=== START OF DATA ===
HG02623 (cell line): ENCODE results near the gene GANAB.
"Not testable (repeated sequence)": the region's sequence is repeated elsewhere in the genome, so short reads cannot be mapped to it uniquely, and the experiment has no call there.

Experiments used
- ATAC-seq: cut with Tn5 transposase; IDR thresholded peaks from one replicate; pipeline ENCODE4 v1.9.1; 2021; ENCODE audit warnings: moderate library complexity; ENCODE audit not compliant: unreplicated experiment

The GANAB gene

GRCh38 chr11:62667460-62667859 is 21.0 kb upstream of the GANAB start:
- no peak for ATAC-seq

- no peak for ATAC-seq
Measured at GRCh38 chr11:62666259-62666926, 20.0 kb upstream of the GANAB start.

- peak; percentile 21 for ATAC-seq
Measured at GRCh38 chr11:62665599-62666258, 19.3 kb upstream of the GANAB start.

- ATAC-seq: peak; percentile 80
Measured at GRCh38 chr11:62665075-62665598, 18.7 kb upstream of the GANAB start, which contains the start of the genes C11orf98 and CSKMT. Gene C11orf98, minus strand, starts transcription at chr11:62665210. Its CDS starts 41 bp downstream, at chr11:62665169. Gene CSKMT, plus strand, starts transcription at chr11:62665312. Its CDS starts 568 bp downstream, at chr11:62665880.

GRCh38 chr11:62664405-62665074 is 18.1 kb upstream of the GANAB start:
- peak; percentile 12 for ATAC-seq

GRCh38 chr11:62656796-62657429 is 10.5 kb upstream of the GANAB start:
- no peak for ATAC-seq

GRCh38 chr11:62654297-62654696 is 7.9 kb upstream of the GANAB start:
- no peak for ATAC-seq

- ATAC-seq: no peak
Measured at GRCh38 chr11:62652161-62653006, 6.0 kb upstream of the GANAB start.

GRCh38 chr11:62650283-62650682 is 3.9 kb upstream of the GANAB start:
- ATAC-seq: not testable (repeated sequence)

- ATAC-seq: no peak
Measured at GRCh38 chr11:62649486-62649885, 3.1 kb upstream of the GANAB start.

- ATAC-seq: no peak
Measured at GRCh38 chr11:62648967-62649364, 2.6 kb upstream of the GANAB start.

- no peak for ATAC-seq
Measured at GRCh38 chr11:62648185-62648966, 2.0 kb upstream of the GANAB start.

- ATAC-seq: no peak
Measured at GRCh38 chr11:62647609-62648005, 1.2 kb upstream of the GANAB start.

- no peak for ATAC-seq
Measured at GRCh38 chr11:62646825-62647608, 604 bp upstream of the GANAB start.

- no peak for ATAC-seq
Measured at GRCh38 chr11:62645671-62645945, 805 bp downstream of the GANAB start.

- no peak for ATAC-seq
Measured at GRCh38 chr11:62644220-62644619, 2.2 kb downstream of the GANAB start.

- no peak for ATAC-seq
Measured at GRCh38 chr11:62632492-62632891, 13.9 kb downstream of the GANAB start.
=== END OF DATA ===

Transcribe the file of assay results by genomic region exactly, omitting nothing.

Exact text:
HG02623 (cell line): ENCODE results near the gene GANAB.
"Not testable (repeated sequence)": the region's sequence is repeated elsewhere in the genome, so short reads cannot be mapped to it uniquely, and the experiment has no call there.

Experiments used
- ATAC-seq: cut with Tn5 transposase; IDR thresholded peaks from one replicate; pipeline ENCODE4 v1.9.1; 2021; ENCODE audit warnings: moderate library complexity; ENCODE audit not compliant: unreplicated experiment

The GANAB gene

GRCh38 chr11:62667460-62667859 is 21.0 kb upstream of the GANAB start:
- no peak for ATAC-seq

- no peak for ATAC-seq
Measured at GRCh38 chr11:62666259-62666926, 20.0 kb upstream of the GANAB start.

- peak; percentile 21 for ATAC-seq
Measured at GRCh38 chr11:62665599-62666258, 19.3 kb upstream of the GANAB start.

- ATAC-seq: peak; percentile 80
Measured at GRCh38 chr11:62665075-62665598, 18.7 kb upstream of the GANAB start, which contains the start of the genes C11orf98 and CSKMT. Gene C11orf98, minus strand, starts transcription at chr11:62665210. Its CDS starts 41 bp downstream, at chr11:62665169. Gene CSKMT, plus strand, starts transcription at chr11:62665312. Its CDS starts 568 bp downstream, at chr11:62665880.

GRCh38 chr11:62664405-62665074 is 18.1 kb upstream of the GANAB start:
- peak; percentile 12 for ATAC-seq

GRCh38 chr11:62656796-62657429 is 10.5 kb upstream of the GANAB start:
- no peak for ATAC-seq

GRCh38 chr11:62654297-62654696 is 7.9 kb upstream of the GANAB start:
- no peak for ATAC-seq

- ATAC-seq: no peak
Measured at GRCh38 chr11:62652161-62653006, 6.0 kb upstream of the GANAB start.

GRCh38 chr11:62650283-62650682 is 3.9 kb upstream of the GANAB start:
- ATAC-seq: not testable (repeated sequence)

- ATAC-seq: no peak
Measured at GRCh38 chr11:62649486-62649885, 3.1 kb upstream of the GANAB start.

- ATAC-seq: no peak
Measured at GRCh38 chr11:62648967-62649364, 2.6 kb upstream of the GANAB start.

- no peak for ATAC-seq
Measured at GRCh38 chr11:62648185-62648966, 2.0 kb upstream of the GANAB start.

- ATAC-seq: no peak
Measured at GRCh38 chr11:62647609-62648005, 1.2 kb upstream of the GANAB start.

- no peak for ATAC-seq
Measured at GRCh38 chr11:62646825-62647608, 604 bp upstream of the GANAB start.

- no peak for ATAC-seq
Measured at GRCh38 chr11:62645671-62645945, 805 bp downstream of the GANAB start.

- no peak for ATAC-seq
Measured at GRCh38 chr11:62644220-62644619, 2.2 kb downstream of the GANAB start.

- no peak for ATAC-seq
Measured at GRCh38 chr11:62632492-62632891, 13.9 kb downstream of the GANAB start.